The Second International Tripartite Conference on "Sustainable Urbanization as Response to Urban Poverty Eradication" opened on Tuesday 5th September in Kigali, Rwanda with a call on nations and development partners to rise to the challenge of unsustainable urbanisation as the international community articulates the global post-2015 development agenda.
The meeting, which has a sub-theme "Slum Upgrading and Community Empowerment," is being jointly hosted by the Secretariat of the African, Caribbean and Pacific Group of States, the European Commission, the United Nations Human Settlements Programme, UN-Habitat and the Government of Rwanda.
A key component of the tripartite collaboration is the Participatory Slum Upgrading Programme (PSUP) launched in 2008, which works to improve the living conditions in towns and cities and positively contribute to Millennium Goal 7, Target 11 - to improve the lives of at least 100 million slum dwellers by the year 2020. Currently, there are 34 countries and 150 cities across Africa, Caribbean and Pacific States (ACP) participating in the programme.
Participants are meeting to take stock of the achievements in improving the living conditions of slum dwellers, harmonise contributions towards the post-2015 Development Agenda and work towards further reinforcing the partnership to respond to continuous interest and demand from additional countries to join the programme. The meeting will also serve as a preparation for ACP Countries ahead of the third United Nations Conference on Housing and Sustainable Urban Development (Habitat III) coming up in 2016.
About 400 delegates are attending the conference, which began with a two-day Expert Group meeting ahead of a high-level segment to be attended by Ministers of participating countries on 5 to 6 September, 2013.
Resident Coordinator of the United Nations system in Rwanda, Mr Lamin Manneh, welcomed delegates to the meeting and recalled the giant strides taken by the country towards meeting its development challenges over the last three decades. He commended the collective efforts of the ACP, EU and UN-Habitat partnership, particularly with respect to achieving the Millennium Development Goals and reminded delegates of the urgent work required if the needs of the growing number of urban poor are to be met.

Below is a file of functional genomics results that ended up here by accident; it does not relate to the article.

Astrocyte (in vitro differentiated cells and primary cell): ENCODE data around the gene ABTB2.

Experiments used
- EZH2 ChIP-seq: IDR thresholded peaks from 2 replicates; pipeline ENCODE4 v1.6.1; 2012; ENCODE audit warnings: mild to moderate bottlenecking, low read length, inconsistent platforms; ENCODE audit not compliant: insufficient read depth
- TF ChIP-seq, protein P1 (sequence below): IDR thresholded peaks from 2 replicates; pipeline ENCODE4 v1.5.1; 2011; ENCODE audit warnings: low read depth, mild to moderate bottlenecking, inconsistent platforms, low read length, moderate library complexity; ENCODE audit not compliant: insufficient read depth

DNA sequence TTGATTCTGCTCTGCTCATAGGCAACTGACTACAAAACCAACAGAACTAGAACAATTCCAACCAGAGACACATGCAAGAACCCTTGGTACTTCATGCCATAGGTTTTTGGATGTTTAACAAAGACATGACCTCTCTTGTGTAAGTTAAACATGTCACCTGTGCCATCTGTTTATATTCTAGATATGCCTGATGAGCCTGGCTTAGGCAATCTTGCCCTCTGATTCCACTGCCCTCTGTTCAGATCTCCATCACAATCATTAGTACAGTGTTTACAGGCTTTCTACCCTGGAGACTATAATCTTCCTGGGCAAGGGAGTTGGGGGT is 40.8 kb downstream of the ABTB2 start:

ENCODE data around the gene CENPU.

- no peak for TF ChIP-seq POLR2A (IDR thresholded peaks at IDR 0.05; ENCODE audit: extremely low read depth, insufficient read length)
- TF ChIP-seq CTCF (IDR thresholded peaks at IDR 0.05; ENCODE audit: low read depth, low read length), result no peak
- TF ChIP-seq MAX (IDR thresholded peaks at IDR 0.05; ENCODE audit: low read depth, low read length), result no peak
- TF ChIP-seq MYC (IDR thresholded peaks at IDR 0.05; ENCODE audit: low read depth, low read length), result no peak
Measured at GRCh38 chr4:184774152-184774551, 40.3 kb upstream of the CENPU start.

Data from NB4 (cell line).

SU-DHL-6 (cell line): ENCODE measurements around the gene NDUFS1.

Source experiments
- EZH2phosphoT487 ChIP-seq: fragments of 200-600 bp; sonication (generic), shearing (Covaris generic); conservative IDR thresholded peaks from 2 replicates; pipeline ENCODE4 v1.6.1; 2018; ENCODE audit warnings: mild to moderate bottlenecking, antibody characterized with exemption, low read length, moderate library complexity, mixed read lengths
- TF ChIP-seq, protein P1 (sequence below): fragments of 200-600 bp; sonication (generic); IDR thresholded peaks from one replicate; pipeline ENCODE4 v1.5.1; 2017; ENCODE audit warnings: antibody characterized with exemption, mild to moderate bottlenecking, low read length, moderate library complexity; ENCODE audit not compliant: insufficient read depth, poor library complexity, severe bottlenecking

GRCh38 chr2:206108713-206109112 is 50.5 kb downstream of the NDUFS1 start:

The Charge d’Áffaires of the European Union Delegation in Rwanda, Mr Daniel Schaer, said the theme of the conference is a reminder that the one billion people who currently live in urban slums around the world would be joined by another 500 million by 2030. Also, despite achieving the target of improving the lives of 100 million people living in slums by 2020, the overall number of slum dwellers has continued to increase.
“This conference will not just draw attention to the huge challenges for a future without slums, but will also focus on the opportunities and the sharing of good practices, while the mechanism and roadmap to overcome the obstacles will also be highlighted,” said Mr Schaer. It will place all these issues among the priorities for the future Urban Agenda to be discussed at the Habitat III Conference in 2016.”
Assistant Secretary-General of the Secretariat of the ACP Group of States, Ms Michelle Dominique Raymond said that despite the progress made towards achieving the MDG goal of improving the living conditions of at least 100m slum dwellers, partners cannot afford to rest on their laurels and the meeting presents an important opportunity to agree on achieving our collective goals for the future.
“I therefore call upon all participants gathered to further strengthen PSUP, appreciating that the ACP/EU/UN-Habitat partnership is strongly engaged towards improving the living conditions of slum dwellers,” she said.
The Deputy Executive Director of UN Habitat, Dr Aisa Kirabo Kacyira said the tripartite collaboration is a priority for UN-Habitat. Through the Participatory Slum Upgrading Programme, she said, the partnership has provided a platform for regional development cooperation and much needed coordination in the area of sustainable urbanisation and poverty reduction.
“With so many of our countries urbanising rapidly and unsustainably, the issue of sustainable urbanisation has come to the fore in international development,” she said. “Too many urban citizens today must pursue their livelihoods in neighbourhoods with inadequate living conditions, absence of clean water or sanitation facilities and are living in overcrowded homes and with insecure tenure. Cities are human and social constructs which we can guide in directions that prevent slum formation and improve the slums that have already formed.”
Declaring the meeting open, Prof Silas Lwakabamba, Minister of Infrastructure for the Government of Rwanda, said that faced with the challenges of urbanisation, slums and urban poverty, African, Caribbean and Pacific countries lie at the crossroads in managing their own renaissance.
“On the one hand, many countries have been having unprecedented economic growth over the past decade, according to the World Bank. This economic growth has partly been fuelled by emerging middle class and dynamic innovations in the areas of IT and international trade,” he said. “On the other hand, rural-urban migration has increased steadily over the last three decades and Africa has one of the most rapidly urbanising rates.”
The meeting will culminate with the Kigali Declaration documenting the commitments and political will of the participatants.